$crate::result::Result::Err(err) => return ...,
    }}
}

macro_rules! .await {
    () => {.match {
        ref mut future => loop {
            ...
        },
    }}
}
8 Likes

The noisy macro syntax (bar!() instead of just bar()) is supposed to serve as a warning that this is not a normal function, and normal expectations do not apply.

I guess there's a bit of a chicken-egg problem that the parser has to parse tokens before macro invocation as an expression to find the postfix macro first, so you can't make things too weird.

You can easily have bar!{ foo => baz }, but I wouldn't expect {foo => baz}.bar!() to work.

But there still may be a value in letting the macro control order of evaluation and having ability to wrap the expression or not evaluate it. A silly example could be return.unless!(cond). If it was a let-bound value, you'd end up with let tmp = return; unless!(tmp); rather than macro-generated if !cond {return}.

2 Likes

Some expectations still apply though. When a macro is invoked I expect the macro token together with its arguments to be replaced inside the syntax tree. This means, for example:

  1. The macro can affect control flow and prevent things after it from executing - but not things before it.
  2. The macro can define new things in the same scope as itself, but not in external scopes.
1 Like

So to summarize and highlight, the "method-position macro part" of the proposal is that instead of a postfix macro expanding to some expression, it should expand to some "method call position" valid tokens.

I honestly think that postfix macros should not be able to rewrite anything outside of their brackets. (Or in other words, the head of the expression is evaluated before entering the macro-generated code.)

If you take that as a given, then using a "postfix match" to write "method-position macros" makes intuitive sense. You could also have macro_rules! macros work both in expression/statement position and "method-call position" by making those separate match arms:

macro_rules! r#try {
    ($expr:expr $(,)?) => { $expr? };
    .() => { .match x { x => $crate::r#try(x) } };
}

However, you can also achieve the same result just by having a temporary introduced as part of the macro call syntax:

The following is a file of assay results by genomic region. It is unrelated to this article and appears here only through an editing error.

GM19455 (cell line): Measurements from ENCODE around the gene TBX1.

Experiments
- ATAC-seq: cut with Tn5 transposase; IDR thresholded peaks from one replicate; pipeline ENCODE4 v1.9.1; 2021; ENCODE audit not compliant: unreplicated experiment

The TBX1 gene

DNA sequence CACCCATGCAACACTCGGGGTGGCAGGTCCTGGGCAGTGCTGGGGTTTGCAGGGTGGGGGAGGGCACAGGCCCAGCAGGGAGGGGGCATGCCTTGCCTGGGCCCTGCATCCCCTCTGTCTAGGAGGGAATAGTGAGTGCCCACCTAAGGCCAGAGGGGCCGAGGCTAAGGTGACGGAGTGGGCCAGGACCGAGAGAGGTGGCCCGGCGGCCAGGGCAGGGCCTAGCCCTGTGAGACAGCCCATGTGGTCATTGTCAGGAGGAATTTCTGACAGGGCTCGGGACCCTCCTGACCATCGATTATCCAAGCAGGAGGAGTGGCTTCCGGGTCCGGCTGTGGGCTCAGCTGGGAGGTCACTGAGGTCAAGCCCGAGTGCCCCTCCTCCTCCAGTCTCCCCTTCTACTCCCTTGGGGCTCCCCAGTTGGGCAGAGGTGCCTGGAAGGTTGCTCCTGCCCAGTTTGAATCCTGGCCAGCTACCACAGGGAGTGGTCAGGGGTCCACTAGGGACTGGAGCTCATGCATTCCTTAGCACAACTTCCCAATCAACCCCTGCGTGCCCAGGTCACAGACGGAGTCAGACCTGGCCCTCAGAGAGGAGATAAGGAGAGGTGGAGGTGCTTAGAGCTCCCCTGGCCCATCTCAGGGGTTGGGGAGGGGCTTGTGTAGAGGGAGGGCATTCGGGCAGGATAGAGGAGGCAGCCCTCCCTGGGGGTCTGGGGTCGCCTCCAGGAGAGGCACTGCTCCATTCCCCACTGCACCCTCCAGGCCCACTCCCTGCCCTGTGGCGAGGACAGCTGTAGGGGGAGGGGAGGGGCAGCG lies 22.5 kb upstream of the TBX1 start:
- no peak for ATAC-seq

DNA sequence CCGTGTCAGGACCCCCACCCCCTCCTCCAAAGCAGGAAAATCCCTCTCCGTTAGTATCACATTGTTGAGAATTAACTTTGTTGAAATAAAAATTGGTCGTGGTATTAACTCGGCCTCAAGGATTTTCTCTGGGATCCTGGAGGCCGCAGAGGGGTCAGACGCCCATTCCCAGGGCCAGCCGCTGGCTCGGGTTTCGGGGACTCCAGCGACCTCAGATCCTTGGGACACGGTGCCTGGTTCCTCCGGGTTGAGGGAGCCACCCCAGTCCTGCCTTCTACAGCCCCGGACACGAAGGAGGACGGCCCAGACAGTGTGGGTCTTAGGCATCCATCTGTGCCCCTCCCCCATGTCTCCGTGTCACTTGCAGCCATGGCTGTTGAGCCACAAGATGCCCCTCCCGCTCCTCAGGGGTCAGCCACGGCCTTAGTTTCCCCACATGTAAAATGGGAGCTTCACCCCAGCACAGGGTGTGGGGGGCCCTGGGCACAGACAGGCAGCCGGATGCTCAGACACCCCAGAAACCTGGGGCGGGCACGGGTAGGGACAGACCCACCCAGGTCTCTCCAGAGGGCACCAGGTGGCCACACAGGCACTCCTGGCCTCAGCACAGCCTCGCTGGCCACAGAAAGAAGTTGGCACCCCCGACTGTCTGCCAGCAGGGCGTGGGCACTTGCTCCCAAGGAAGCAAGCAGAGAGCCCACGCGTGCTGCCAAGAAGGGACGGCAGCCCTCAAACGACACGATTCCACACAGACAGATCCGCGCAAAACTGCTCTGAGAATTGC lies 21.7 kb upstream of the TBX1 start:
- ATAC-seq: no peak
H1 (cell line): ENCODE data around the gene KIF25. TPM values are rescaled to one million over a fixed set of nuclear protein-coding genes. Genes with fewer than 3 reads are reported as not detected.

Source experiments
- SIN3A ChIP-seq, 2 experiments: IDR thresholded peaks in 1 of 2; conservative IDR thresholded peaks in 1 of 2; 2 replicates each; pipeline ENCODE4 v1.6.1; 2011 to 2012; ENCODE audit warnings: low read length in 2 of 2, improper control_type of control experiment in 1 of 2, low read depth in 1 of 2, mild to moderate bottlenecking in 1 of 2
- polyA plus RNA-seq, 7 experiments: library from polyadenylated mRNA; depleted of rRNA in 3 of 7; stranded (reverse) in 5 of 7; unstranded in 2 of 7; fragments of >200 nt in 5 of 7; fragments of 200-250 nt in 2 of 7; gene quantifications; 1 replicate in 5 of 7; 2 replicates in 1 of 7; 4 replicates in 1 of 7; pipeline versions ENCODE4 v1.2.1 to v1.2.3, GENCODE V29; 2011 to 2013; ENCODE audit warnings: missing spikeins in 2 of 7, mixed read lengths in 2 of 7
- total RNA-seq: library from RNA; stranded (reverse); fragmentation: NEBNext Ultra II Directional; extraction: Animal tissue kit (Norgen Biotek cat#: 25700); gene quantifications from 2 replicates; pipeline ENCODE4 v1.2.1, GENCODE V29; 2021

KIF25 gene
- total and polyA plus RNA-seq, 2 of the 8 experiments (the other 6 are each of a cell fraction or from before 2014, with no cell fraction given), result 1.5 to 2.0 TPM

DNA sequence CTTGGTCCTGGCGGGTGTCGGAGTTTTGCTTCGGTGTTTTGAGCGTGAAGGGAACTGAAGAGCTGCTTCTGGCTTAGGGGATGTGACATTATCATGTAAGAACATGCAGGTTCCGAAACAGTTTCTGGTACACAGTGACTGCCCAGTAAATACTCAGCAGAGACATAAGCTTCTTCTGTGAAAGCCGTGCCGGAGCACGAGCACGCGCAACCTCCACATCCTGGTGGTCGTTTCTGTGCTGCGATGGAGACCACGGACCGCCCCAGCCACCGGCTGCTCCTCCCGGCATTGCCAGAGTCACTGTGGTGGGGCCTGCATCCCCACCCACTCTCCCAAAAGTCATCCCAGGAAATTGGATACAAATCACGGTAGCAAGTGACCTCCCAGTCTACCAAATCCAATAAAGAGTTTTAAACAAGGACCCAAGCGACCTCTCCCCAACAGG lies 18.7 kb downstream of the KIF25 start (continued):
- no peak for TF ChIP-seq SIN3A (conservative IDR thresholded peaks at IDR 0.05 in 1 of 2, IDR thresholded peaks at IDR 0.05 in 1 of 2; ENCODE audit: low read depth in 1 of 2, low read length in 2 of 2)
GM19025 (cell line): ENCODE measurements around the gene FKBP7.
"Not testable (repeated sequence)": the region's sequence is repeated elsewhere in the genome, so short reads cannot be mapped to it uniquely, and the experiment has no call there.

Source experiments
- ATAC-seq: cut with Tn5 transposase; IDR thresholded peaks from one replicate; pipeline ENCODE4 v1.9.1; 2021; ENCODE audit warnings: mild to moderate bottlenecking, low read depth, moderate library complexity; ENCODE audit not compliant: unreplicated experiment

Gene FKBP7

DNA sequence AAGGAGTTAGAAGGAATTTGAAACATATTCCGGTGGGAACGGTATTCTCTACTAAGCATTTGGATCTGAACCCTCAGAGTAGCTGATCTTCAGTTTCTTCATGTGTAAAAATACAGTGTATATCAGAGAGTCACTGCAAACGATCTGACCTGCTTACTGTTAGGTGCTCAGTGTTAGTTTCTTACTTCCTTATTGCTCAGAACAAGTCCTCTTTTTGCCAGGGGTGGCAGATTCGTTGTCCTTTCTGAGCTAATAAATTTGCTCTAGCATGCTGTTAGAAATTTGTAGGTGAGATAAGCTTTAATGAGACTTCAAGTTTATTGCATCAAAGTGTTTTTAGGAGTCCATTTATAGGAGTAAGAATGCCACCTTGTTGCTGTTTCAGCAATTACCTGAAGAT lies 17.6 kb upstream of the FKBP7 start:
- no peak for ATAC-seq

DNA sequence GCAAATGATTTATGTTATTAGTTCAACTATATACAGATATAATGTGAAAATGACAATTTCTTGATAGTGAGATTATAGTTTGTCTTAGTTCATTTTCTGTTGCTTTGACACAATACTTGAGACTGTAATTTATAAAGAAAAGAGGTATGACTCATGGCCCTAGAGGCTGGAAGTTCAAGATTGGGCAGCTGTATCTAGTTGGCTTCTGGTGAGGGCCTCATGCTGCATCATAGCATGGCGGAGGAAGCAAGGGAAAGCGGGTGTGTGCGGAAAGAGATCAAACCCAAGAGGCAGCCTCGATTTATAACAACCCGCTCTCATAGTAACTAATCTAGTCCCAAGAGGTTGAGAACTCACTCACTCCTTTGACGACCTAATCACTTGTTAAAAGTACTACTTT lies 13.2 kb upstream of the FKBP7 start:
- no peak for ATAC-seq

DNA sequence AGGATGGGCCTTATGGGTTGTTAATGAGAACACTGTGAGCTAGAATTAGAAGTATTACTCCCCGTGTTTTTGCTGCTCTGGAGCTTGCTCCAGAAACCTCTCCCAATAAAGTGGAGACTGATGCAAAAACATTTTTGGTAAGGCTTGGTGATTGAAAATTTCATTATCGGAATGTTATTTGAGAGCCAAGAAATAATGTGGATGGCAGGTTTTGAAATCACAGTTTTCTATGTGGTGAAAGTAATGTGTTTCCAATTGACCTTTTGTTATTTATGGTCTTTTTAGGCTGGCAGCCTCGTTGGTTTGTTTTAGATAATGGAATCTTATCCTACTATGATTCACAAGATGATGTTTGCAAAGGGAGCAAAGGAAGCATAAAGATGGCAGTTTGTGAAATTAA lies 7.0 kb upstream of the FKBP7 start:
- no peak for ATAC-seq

macro_rules! r#try {
    ($expr:expr $(,)?) => { $expr? };
    $self.() => { $crate::r#try($self) };
}
3 Likes

That's a fair point. However, solving this only requires a slightly stronger constraint, namely that the first argument be syntactically valid Rust (ie. parseable into an AST node, not only into a token stream). It does not require full evaluation, so I think that would be taking it too far.

I can see why you are saying this — rewriting stuff outside the macro brackets can be surprising, because they are visually separate from the macro invocation, right? On the other hand, not being able to rewrite it is also surprising, because it is still an argument to the macro, after all.

It seems to me that postfix macros would create a lot of confusion, no matter what.

1 Like

it's really difficult to read for me. My brain can't understand what ".let" could mean.

I would disagree with this. I also think that taking a conservative approach here and (perhaps only initially) not allowing too much can be a great way to get postfix macros actually happening. If you want to rewrite syntax or define new variables in scope, you could always still use a prefix macro. Postfix shines in longer expressions, returning values, something like

something().modified(using(foo)).into_number().formatted!("My number: {}").send_off_to(somewhere())

I don’t see much potential for confusion in such a setting.

As far as I understand, you’re comparing a confused user of a macro (confused as in their code behaves differently than expected) with a “confused” macro implementer (“confused” as in: wondering why the compiler won’t allow them to implement something they thought could be possible). I would prefer the latter over the former.

5 Likes

My suggestion was for a postfix let because that's the simplest possible construct that does the job - it binds a value and does nothing more (maybe also it destructures, but that happens everywhere else Rust does binding). I do agree, though, that postfix match has some advantages:

  1. Pattern-matching in the middle of an expression is useful on its own.
  2. The syntax tree (and therefore semantics) it generates is identical to that of a regular match.
2 Likes